4. Identification and Diagnosis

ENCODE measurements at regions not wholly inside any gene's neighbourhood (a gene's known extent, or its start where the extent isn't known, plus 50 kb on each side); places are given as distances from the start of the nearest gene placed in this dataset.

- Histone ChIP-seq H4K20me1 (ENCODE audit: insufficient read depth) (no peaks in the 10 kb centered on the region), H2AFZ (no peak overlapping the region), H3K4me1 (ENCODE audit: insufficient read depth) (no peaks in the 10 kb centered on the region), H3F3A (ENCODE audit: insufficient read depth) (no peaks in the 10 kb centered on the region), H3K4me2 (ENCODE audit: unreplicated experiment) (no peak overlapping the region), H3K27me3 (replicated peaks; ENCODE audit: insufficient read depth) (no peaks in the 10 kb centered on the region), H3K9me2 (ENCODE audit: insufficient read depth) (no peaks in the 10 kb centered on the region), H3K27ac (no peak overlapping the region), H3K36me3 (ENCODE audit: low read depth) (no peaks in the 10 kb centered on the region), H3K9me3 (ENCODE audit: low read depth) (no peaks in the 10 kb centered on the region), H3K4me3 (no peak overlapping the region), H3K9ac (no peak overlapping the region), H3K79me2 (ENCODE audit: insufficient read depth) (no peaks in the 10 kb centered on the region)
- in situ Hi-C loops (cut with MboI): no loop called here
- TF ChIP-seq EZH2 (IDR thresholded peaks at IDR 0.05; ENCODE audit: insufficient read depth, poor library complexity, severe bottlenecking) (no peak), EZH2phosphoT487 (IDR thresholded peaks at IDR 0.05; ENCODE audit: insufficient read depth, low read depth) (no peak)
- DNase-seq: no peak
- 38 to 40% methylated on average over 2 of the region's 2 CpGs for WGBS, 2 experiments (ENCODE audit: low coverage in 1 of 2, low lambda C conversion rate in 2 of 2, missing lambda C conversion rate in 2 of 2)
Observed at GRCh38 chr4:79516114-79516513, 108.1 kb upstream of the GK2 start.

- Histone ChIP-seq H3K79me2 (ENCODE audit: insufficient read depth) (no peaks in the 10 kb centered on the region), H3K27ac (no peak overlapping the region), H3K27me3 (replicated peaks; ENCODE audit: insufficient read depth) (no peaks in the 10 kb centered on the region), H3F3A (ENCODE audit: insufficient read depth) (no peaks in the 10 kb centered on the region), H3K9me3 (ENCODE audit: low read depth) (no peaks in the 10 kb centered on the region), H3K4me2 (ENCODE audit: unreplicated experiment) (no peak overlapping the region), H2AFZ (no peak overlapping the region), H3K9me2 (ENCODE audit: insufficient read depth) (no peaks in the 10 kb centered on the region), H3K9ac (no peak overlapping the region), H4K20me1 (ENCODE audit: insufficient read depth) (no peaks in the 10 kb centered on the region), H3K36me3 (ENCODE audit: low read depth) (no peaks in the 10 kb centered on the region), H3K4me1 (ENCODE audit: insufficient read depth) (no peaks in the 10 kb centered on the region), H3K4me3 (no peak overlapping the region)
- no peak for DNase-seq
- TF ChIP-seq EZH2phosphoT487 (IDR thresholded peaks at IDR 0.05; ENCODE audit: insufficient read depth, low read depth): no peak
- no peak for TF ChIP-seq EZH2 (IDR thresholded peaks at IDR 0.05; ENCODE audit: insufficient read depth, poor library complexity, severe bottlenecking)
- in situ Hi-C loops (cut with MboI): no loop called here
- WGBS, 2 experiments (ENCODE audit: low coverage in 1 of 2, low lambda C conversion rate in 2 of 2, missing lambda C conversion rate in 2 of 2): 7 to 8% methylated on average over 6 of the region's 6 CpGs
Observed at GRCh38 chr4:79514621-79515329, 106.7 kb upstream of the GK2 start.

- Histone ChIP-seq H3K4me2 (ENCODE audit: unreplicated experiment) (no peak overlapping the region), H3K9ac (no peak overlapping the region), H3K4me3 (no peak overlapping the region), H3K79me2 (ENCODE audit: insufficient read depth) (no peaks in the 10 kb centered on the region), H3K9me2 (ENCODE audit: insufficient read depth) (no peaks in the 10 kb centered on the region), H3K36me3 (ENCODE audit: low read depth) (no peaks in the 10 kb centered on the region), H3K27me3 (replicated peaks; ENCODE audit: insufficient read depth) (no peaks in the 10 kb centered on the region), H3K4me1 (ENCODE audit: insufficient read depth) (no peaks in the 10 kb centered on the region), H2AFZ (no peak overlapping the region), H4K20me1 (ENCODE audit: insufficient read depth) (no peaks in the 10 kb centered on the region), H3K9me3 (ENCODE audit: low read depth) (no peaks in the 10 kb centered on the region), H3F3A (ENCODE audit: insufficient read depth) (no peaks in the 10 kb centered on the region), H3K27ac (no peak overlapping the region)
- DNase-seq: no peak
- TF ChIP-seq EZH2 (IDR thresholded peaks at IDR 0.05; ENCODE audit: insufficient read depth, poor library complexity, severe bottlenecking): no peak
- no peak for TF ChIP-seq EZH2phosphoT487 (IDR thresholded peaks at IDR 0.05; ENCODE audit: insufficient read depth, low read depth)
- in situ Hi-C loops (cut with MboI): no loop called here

The identification of EAEC depends on the characteristic “stacked-brick” aggregative adherence when cultured in static Luria broth at 37°C and incubated for 3 hours in HEp-2 cells [1]. Majority of the HEp-2 positive strains were also positive for the antiaggregation protein transporter gene by PCR [35]. However, in another study it was found that 10% of the EAEC strains verified by HEp-2 assay were negative in the PCR assay clearly provided an evidence to show that it is difficult to provide a genotypic definition for EAEC and design specific molecular biological assays for detection [36, 37]. The HEp-2 cell adherence assay is currently performed only in research settings, and is labor intensive. A clump formation test has also been described to be useful in the identification of EAEC [38]. Several attempts have been made to develop a molecular biological assay for the identification of EAEC. A cryptic DNA fragment sequence known as “CVD432,” or aggregative adherence (AA), from the pAA has been used as an EAEC molecular marker in epidemiological studies and comprises the locus att that encodes an ABC transporter system [39, 40]. A transcription activator known as “AggR,” the gene of which lies on pAAs, has been described as the major EAEC virulence regulator for diverse virulence genes [41].